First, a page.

New coring technique success

Posted 26 July 2011

Drilling and coring equipment in action on the Breeza plains.

Clay cores were successfully drilled on the Breeza plains using a new technique developed as part of research funded by the Australian Research Council and National Water Commission.

A drilling team led by the University of New South Wales and National Centre for Groundwater Research and Training (NCGRT) worked through the Easter holidays. They drilled, cored and installed a number of piezometers and geophysics casings and foundations at a research farm operated by the NSW Department of Primary Industries.

While not suitable for pottery, the swelling clay there can form effective flow barriers known as aquitards below the cracking zone. The research aims to measure moisture storage in clay sediments on the plains and the rate of leakage and recharge. Recharge to deep gravel aquifers on the plains is critical for providing town water supplies, irrigation bores and base flow for the Namoi River.

The clay cores were drilled to a depth of 40 meters below groundwater at three sites, but did not reach deep alluvial aquifers, or underlying bedrock. Work at one of the key sites is a collaborative effort with agronomists and soil scientists at the NSW Department of Primary Industries research station.

The drilling technique was perfected for clay sediments by drillers from the NSW Office of Water working with the research team. Cores produced with this technique are especially valuable for many types of testing because the large diameter format (100 mm) is extracted in a minimally disturbed state using triple tube core barrels with clear PET liners.

The team was surprised to find the clay cores were relatively dry, even below saturated sand layers. They also found geological logs from these cores are much more accurate that standard mud rotary mud methods, which can miss important sand layers.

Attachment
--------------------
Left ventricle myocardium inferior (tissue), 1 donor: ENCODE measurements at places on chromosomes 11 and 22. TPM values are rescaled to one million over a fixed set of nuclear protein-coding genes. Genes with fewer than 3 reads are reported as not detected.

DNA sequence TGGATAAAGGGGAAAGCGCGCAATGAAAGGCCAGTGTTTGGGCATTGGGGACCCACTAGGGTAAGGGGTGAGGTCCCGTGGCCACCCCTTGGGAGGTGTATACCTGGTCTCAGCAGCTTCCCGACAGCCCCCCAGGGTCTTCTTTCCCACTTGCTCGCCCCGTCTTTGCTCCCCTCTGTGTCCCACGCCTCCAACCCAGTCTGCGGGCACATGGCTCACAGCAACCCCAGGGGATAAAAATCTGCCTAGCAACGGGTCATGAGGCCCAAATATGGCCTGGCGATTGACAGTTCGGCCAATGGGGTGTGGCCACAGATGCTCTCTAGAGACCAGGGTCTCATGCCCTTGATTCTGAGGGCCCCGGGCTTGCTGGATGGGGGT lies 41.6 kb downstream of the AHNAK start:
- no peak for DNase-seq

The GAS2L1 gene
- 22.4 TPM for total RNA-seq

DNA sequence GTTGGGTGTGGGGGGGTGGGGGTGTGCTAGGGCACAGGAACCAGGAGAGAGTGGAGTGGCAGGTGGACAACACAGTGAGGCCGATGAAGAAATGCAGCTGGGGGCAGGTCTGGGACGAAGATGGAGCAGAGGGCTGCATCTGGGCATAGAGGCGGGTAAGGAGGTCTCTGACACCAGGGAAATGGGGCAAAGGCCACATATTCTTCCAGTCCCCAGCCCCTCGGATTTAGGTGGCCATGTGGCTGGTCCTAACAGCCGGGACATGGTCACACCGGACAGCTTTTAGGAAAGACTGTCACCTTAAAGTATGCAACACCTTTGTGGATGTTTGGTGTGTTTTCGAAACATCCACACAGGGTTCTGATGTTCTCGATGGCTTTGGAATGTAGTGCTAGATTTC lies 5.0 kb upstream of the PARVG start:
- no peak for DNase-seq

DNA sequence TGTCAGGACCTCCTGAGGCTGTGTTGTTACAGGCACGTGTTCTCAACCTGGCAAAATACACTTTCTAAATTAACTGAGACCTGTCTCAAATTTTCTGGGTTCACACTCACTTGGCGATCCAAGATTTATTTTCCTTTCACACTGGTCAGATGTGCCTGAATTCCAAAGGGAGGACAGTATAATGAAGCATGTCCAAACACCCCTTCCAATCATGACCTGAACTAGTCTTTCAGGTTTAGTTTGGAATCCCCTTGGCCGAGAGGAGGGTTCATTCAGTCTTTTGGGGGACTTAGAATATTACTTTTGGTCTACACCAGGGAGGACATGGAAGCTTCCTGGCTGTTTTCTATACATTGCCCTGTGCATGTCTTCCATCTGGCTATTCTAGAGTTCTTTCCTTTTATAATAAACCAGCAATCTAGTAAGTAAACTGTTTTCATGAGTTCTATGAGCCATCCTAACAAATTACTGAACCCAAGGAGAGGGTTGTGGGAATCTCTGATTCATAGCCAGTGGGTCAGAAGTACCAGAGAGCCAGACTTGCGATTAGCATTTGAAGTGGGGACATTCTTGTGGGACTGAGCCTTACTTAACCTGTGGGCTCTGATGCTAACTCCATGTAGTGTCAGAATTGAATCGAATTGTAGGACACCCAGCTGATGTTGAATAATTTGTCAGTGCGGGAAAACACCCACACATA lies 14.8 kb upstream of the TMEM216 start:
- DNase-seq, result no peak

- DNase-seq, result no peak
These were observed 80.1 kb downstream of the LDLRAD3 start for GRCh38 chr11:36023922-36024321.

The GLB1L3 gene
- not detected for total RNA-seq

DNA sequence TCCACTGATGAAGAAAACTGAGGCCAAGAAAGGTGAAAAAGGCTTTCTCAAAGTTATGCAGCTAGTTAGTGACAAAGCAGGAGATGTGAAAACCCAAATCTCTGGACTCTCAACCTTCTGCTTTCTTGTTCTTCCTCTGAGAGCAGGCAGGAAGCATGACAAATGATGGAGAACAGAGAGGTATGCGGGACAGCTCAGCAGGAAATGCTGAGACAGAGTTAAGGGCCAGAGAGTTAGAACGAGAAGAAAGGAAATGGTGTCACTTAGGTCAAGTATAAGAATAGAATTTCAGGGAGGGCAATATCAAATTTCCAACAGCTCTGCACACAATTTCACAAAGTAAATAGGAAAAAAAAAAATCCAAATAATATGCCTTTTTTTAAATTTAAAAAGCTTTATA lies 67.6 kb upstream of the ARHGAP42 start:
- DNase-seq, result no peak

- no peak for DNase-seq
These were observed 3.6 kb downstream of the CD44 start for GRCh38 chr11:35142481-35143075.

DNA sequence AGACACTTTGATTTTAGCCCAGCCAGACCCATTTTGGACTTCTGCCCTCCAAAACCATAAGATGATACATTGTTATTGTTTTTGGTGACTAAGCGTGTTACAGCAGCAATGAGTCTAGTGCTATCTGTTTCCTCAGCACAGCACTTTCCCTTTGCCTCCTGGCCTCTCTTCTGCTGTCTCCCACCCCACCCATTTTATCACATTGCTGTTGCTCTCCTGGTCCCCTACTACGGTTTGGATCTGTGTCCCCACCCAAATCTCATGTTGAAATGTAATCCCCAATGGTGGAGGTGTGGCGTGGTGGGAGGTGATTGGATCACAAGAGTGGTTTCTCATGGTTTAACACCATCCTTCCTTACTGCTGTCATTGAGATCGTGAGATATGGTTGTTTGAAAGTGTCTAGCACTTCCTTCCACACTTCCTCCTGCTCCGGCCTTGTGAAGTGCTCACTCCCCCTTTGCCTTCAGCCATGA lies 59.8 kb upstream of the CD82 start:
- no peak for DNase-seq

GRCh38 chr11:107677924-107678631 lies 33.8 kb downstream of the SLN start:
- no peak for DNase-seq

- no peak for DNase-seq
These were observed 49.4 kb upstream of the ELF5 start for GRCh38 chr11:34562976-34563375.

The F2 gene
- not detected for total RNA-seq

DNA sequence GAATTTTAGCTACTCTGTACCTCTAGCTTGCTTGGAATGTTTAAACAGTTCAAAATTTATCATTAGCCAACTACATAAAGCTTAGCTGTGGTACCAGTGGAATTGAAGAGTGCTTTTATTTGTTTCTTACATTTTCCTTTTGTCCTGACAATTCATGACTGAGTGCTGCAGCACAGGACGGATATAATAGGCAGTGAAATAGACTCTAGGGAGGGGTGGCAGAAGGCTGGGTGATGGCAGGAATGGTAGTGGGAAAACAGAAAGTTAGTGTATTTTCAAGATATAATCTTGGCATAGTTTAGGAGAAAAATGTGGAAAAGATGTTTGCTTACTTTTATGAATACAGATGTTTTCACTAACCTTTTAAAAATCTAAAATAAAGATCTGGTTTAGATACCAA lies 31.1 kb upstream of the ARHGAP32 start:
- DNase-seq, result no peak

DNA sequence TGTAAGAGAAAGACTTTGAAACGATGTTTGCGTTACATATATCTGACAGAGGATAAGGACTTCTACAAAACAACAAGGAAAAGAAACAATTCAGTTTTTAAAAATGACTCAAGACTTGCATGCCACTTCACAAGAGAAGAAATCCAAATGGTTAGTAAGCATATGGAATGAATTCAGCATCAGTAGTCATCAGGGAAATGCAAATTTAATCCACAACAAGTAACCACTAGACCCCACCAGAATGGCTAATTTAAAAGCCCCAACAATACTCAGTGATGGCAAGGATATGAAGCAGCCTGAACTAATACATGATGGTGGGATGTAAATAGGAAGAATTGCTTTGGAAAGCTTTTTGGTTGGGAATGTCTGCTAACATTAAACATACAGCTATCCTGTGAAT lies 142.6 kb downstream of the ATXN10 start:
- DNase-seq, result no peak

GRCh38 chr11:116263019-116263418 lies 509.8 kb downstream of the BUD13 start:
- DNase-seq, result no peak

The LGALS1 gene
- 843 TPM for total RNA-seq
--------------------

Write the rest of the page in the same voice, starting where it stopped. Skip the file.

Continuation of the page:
Data obtained from the cores will be combined with meteorological and groundwater monitoring data and geophysical information including micro-gravity. These research outcomes are already being applied by UNSW team to develop more realistic 3D geological models.

Back in the lab, the cores are dissected and subjected to a number of analyses including moisture content, pore water chemistry and isotope content, density, compressibility and permeability.

Some of the analyses are currently being conducted using the new centrifuge permeameter facility at UNSW Water Research Laboratory. Test results so far show the clay cores are very low permeability below the cracking soil and can form an effective barrier to water leakage if there are no discontinuities in layering or leaky bores.

Preliminary findings will be presented by the UNSW team at a field day in the local catchment, and at the NSW Groundwater Symposium run by the International Association of Hydrogeologists in September.

Project team: W. Timms, A. Greve, G. Regmi, I. Acworth, B. Kelly, S. McCulloch, H. Studholme, M. Groskops, B. Bambrook, C. Farley, A. Rogan, H. Walmsley

Collaborators: NSW Department of Primary Industries

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